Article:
January 30, 2011

In My Mailbox (4)

In My Mailbox is a weekly meme hosted by Kristi at The Story Siren. It's designed to put new books on people's radars, and encourage blogger interaction.

Here's what I received this week:



**All links lead to Goodreads

Anyone get anything exciting this week? Can't wait to find out!

P.S. Be sure to enter my 'First Ever' giveaway.

P.P.S. This is my 80th post! Pretty cool, eh?

More 'You Killed Wesley Payne' + Giveaway!!

You may remember that just a little while ago I posted a review for a book which has an ultra cool looking cover -- "You Killed Wesley Payne", written by Sean Beaudoin.

You Killled Wesley Payne-cover

Here's the book synopsis if you forget what it's about:

He’s come to do a job.

A job that involves a body.

A body wrapped in duct tape found hanging from the goal posts at the end of the football field.

You Killed Wesley Payne is a truly original and darkly hilarious update of classic pulp-noir, in which hard-boiled seventeen year old Dalton Rev transfers to the mean hallways of Salt River High to take on the toughest case of his life. The question isn’t whether Dalton’s going to get paid. He always gets paid. Or whether he’s gonna get the girl. He always (sometimes) gets the girl. The real question is whether Dalton Rev can outwit crooked cops and killer cliques in time to solve the mystery of “The Body” before it solves him.

Sean Beaudoin (Going Nowhere Faster, Fade to Blue) evokes the distinctive voices of legendary crime/noir authors Dashiell Hammett and Jim Thompson with a little bit of Mean Girls and Heathers throw in in for good measure. It’ll tease you, please you, and never ever leave you. Actually, that’s not true. It’s only a book. One that’s going to suck you in, spit you out, and make you shake hands with the devil. Probably.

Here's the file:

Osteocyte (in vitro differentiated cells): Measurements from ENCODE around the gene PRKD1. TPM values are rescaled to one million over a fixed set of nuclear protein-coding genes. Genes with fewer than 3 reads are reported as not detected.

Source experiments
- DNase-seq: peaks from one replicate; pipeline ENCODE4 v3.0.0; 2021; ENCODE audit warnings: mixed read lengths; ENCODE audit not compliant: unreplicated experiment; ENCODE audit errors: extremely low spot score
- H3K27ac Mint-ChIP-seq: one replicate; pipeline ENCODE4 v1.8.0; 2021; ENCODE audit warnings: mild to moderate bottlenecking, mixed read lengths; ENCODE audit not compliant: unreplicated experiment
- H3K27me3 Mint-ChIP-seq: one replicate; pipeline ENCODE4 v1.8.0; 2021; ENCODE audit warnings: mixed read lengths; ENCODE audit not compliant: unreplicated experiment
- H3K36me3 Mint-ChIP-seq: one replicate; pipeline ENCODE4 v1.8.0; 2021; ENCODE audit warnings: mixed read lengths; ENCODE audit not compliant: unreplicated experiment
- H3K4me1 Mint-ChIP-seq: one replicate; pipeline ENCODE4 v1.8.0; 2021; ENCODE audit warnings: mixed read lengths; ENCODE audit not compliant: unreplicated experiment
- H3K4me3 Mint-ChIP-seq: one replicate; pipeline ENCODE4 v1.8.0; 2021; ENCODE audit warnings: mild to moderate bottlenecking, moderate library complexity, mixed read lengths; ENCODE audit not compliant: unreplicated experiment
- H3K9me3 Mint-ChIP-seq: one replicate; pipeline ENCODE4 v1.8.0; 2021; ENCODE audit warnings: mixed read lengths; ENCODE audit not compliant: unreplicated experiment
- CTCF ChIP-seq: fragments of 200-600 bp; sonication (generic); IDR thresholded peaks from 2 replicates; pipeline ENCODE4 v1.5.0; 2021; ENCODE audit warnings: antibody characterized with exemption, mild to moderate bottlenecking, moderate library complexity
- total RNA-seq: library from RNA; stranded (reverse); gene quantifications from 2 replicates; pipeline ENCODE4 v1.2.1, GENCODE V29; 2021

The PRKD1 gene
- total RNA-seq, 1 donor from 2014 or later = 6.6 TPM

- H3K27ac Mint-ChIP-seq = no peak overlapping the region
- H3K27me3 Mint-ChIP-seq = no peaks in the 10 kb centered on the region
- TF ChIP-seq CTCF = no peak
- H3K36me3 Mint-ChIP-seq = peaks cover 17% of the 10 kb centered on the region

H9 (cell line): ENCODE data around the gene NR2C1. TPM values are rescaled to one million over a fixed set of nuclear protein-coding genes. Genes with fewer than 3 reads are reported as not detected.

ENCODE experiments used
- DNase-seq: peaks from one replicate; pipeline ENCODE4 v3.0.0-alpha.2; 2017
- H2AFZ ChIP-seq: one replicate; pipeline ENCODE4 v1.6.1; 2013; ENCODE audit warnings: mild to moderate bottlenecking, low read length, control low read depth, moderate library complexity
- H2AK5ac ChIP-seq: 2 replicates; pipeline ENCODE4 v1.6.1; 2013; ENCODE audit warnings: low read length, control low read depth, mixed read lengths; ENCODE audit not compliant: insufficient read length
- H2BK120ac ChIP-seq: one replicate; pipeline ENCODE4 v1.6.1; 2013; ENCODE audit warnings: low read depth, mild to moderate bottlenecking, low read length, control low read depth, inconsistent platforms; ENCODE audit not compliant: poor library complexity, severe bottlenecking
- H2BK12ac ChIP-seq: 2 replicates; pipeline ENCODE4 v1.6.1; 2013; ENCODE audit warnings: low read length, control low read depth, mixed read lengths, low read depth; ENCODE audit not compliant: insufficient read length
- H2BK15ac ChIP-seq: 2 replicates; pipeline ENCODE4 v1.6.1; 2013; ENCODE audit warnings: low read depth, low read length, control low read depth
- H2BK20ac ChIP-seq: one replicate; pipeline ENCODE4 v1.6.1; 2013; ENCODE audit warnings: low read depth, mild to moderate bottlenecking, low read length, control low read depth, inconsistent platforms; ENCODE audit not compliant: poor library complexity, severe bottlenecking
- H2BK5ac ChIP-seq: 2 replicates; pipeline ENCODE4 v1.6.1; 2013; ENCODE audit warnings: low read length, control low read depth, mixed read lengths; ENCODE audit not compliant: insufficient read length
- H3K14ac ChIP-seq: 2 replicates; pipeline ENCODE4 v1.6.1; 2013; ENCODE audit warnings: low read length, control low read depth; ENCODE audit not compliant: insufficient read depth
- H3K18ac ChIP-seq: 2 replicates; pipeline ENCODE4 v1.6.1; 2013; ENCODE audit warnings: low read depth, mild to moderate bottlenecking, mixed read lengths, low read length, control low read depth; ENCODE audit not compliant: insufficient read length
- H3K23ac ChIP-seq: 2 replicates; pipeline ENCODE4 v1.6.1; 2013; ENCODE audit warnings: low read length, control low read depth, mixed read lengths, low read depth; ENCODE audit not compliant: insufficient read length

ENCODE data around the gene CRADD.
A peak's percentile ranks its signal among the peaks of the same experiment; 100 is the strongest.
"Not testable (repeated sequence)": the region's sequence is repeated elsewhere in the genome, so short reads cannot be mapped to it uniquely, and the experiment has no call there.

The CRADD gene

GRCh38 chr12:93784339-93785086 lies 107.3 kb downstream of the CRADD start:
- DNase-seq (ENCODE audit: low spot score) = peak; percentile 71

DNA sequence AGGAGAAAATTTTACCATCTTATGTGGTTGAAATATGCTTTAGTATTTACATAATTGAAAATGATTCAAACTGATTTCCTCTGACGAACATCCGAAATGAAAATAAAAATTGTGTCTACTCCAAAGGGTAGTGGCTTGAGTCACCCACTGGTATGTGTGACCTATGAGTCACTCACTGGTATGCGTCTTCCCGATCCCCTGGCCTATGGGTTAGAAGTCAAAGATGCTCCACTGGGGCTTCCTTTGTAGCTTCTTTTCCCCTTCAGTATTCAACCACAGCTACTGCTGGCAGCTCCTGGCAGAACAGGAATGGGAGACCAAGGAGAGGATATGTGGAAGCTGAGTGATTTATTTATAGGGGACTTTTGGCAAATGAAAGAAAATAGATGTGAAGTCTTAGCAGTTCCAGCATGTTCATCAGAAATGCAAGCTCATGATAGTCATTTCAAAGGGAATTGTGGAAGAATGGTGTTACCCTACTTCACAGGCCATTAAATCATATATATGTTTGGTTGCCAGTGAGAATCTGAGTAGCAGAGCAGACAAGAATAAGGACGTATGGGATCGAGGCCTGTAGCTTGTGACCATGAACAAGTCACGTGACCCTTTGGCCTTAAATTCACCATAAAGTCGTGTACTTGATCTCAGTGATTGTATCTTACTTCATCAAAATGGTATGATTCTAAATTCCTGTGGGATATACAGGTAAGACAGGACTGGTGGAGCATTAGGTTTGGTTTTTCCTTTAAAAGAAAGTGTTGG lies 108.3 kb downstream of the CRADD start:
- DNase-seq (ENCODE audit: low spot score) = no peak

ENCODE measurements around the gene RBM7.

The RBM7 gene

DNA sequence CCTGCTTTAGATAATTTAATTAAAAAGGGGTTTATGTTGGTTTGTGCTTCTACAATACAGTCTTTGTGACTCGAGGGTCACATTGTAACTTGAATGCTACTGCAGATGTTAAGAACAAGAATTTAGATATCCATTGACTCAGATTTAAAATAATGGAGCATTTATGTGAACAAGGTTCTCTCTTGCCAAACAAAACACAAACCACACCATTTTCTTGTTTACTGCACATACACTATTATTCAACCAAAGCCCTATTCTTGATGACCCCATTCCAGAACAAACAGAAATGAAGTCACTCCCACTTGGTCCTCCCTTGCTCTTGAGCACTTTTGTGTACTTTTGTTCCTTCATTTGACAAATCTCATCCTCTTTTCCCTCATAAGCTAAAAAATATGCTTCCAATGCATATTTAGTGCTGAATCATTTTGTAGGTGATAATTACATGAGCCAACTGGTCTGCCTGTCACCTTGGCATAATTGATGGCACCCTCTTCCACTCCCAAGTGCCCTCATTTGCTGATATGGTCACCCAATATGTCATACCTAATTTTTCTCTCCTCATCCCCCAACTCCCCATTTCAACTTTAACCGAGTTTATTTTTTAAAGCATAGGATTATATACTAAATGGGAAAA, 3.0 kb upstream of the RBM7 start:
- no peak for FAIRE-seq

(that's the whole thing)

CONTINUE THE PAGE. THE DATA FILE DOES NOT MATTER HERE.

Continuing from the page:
Sounds pretty good, right? You may also remember that the book wasn't my normal style, but I really found it enjoyable despite that fact. You can also check out the book trailer --

& the book's website at http://www.youkilledwesleypayne.com -- it has all kinds of information on the book, as well as a cool option where you can read an excerpt of the book just for tweeting or sharing on Facebook.

I also have some exciting news... to celebrate the release of 'You Killed Wesley Payne' on February 1, Blog Reach Solutions is giving away an AUTOGRAPHED copy of Sean's first novel, 'Going Nowhere Faster'.

Giveaway Details:
- 1 winner will receive the book direct from BRS
- Contest runs from January 30 - February 6 at midnight
- Winner will have 3 days to respond to my email, otherwise a new winner will be selected
- US/Canada only

To enter, fill out THIS FORM.

Comments and promotion are appreciated, and I hope you'll check out 'You Killed Wesley Payne'.

January 28, 2011

Cate of the Lost Colony by Lisa Klein

Release Date: October 12, 2010
Publisher: Bloomsbury
Pages: 336
Review Source: Library

Synopsis: (from Goodreads)
Lady Catherine is one of Queen Elizabeth's favorite court maidens—until her forbidden romance with Sir Walter Ralegh is discovered. In a bitter twist of irony, the jealous queen banishes Cate to Ralegh's colony of Roanoke, in the New World. Ralegh pledges to come for Cate, but as the months stretch out, Cate begins to doubt his promise and his love. Instead it is Manteo, a Croatoan Indian, whom the colonists—and Cate—increasingly turn to. Yet just as Cate's longings for England and Ralegh fade and she discovers a new love in Manteo, Ralegh will finally set sail for the New World.

Seamlessly weaving together fact with fiction, Lisa Klein's newest historical drama is an engrossing tale of adventure and forbidden love—kindled by one of the most famous mysteries in American history: the fate of the settlers at Roanoke, who disappeared without a trace forty years before the Pilgrims would set foot in Plymouth.